Models, waves, particles, cats, prizes and sheep

Holidays are over kiddies!! We started this morning by continuing to work through our Physics booklet. This morning we talked about the wave model. According to "The Little Book of Scientific Principles, Theories & Things", a model is:

A mathematical or visual picture of a particular set of phenomena. A mathematical model consists of equations and step-by-step rules that reflect what happens in a real event. A physical model represents a real object. A model is never perfect and scientists continually update their models on the basis of new observations.

So the wave model is is an idea that enables us to describe everyday phenomena such as light or sound in a way that we can understand (e.g. water waves). With us so far?

We then started to talk about how later on, it would get more complicated and we would start to get into Quantum Physics.

"But isn't Quantum Physics about time?" asked Video Boy.

"Well, not really - it's about how things behave at the very, very small level (like atoms, or photons)" I replied.

So we had a brief discussion about wave-particle model/duality (which wasn't in the booklet, but we went there anyway).  One Minute Physics has a great video to explain how light (and other electro-magnetic "waves") also behave as particles:

And then we looked at Part 2:

So things at the very small level act as two things at the same time, and depends on probability. "You know, like Schrodinger's Cat!" I piped up.


So, according to quantum physics, a cat could be both dead and alive, but it is the viewing of it that causes it to take a particular course of action. Our friend Professor Poliakoff from the University of Nottingham and Periodic Table of Videos fame explains it in more detail:

And my The Little Book of Scientific Principles, Theories & Things book further explains that Erwin Schrodinger (1887-1961) was awarded the 1933 Nobel Prize for Physics for his work on wave mechanics and his Equation that describes the changing wave pattern of a particle such as an electron in an atom. The solution of the equation gives the probability of finding the particle at a particular place and now forms the basis of the electron cloud model of the atom!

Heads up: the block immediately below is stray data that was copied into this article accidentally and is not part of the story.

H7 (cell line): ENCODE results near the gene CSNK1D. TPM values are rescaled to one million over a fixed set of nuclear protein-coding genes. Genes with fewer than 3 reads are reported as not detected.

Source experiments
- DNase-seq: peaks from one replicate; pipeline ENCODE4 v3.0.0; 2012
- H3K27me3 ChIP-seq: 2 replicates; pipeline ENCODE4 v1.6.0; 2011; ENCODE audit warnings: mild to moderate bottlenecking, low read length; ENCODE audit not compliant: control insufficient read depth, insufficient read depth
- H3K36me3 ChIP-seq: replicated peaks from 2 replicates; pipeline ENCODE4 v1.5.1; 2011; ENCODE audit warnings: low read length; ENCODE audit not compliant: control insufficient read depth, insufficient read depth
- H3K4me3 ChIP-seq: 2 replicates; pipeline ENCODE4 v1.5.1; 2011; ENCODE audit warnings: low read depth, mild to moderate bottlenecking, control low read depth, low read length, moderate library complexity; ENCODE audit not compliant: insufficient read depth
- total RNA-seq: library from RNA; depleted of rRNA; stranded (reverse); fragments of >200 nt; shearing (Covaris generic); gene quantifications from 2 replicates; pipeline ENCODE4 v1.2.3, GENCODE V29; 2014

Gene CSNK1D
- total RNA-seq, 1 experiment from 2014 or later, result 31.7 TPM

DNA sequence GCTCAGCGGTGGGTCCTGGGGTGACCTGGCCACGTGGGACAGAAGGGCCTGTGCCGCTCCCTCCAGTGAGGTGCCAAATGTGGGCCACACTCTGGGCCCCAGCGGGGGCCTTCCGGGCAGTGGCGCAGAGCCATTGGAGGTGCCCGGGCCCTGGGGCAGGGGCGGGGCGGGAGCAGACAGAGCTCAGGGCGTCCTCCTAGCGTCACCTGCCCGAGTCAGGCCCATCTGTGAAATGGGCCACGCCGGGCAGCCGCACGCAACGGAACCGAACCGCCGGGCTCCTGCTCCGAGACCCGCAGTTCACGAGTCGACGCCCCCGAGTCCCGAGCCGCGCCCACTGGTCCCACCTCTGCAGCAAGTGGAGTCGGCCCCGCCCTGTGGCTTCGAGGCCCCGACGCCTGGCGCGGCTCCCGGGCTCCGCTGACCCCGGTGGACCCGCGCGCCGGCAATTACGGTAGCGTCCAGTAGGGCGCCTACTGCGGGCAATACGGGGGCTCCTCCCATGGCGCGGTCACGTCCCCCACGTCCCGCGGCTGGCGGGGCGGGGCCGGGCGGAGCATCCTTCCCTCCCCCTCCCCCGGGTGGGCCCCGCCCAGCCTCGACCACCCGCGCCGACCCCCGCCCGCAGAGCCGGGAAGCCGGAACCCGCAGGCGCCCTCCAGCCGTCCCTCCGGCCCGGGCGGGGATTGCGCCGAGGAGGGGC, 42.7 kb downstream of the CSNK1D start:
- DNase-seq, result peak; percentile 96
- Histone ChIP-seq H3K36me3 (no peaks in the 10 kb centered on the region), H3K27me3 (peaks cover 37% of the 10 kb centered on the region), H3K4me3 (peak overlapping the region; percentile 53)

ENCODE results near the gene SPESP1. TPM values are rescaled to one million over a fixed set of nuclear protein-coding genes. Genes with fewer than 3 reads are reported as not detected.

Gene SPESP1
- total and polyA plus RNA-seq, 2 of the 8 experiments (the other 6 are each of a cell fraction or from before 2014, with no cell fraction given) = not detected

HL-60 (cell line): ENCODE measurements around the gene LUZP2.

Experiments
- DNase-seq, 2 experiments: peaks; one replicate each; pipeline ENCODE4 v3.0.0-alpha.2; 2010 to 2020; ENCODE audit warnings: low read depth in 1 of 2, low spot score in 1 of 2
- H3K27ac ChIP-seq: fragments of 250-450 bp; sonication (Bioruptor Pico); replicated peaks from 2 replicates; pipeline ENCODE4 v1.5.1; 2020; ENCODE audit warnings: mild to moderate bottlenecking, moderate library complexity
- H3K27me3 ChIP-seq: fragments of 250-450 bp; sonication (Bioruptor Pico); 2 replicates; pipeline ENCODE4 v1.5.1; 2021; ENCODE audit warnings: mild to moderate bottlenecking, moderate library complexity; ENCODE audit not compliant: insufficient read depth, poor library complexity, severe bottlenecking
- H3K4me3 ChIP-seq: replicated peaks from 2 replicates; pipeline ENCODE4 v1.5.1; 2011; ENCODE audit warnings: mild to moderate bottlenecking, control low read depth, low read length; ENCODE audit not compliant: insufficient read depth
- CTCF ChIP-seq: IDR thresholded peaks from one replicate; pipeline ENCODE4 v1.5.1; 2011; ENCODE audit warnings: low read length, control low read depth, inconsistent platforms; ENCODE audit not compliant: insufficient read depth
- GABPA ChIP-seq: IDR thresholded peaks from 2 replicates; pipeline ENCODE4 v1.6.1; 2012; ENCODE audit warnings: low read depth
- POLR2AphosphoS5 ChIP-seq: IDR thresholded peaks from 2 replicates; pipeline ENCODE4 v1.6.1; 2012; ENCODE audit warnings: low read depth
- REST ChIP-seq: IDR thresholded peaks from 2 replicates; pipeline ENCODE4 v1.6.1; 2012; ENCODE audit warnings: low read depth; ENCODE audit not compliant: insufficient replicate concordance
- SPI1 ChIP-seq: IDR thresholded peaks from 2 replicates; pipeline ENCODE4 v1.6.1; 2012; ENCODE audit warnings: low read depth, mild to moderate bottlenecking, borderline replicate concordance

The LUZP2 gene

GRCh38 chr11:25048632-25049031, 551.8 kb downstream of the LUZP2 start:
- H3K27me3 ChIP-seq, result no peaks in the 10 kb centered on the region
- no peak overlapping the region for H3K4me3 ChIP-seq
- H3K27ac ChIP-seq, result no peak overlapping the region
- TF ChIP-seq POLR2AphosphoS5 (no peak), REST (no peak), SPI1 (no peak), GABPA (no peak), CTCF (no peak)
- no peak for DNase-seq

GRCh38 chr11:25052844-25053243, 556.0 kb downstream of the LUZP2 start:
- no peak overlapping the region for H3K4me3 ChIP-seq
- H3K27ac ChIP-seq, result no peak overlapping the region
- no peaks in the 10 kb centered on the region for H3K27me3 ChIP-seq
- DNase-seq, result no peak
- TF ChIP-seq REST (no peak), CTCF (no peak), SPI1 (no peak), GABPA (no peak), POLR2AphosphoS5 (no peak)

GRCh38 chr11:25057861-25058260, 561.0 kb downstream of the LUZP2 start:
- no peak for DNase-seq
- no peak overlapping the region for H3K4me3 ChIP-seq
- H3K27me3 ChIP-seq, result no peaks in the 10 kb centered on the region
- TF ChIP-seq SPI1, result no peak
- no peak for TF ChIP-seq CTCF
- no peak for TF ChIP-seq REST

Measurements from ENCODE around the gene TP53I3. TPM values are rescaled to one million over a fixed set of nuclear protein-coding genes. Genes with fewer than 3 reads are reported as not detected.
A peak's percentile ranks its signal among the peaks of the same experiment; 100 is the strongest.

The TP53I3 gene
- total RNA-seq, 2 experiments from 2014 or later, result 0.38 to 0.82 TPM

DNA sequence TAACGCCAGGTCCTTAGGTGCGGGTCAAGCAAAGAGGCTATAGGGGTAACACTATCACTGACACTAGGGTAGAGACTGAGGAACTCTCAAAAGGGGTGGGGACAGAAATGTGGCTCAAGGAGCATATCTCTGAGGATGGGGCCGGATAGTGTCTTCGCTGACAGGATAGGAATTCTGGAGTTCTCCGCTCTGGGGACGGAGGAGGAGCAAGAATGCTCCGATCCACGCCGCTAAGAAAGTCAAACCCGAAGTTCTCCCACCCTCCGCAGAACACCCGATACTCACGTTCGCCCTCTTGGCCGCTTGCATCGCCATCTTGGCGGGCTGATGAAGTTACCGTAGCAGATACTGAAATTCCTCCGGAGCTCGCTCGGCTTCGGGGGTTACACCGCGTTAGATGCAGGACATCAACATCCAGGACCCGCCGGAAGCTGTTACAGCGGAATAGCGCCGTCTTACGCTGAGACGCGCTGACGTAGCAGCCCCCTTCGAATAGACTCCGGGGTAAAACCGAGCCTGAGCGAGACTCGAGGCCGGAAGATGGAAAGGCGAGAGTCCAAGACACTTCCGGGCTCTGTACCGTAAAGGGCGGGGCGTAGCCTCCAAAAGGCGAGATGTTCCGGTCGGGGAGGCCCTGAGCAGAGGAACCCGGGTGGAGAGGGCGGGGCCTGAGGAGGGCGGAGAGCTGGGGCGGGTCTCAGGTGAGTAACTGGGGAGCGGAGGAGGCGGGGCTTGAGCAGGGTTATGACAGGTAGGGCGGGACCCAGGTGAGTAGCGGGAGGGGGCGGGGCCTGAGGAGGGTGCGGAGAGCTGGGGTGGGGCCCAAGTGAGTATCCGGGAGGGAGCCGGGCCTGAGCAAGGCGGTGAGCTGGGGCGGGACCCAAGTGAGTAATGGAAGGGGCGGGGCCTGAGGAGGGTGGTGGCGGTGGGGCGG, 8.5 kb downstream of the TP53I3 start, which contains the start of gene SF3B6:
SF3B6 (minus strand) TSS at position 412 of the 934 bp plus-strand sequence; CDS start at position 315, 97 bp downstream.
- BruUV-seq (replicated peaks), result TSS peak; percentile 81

And speaking of Nobel Prizes for Physics, an Australian scientist Brian Schmidt (well, he was American, but emigrated out here and now works at Australian National University in Canberra) with some other guys (that don't work in Australia!) have won the 2011 prize for their ground-breaking work on the universe expanding faster (not slower) and dark energy:

By a strange co-incidence, Brian Schmidt worked with one of the other guys on the University of Nottingham Schrondinger's Cat video (and he apparently makes a nice drop of wine too :-)

Now that you are all up on your quantum physics and Nobel prize winners, I'll leave you with Video Boy's idea of what would happen if you tried Schrodinger's experiment with a sheep...(who like to chew stuff)....

I don't know who's learning more here, me or the kids :-) Gotta love homeschooling!


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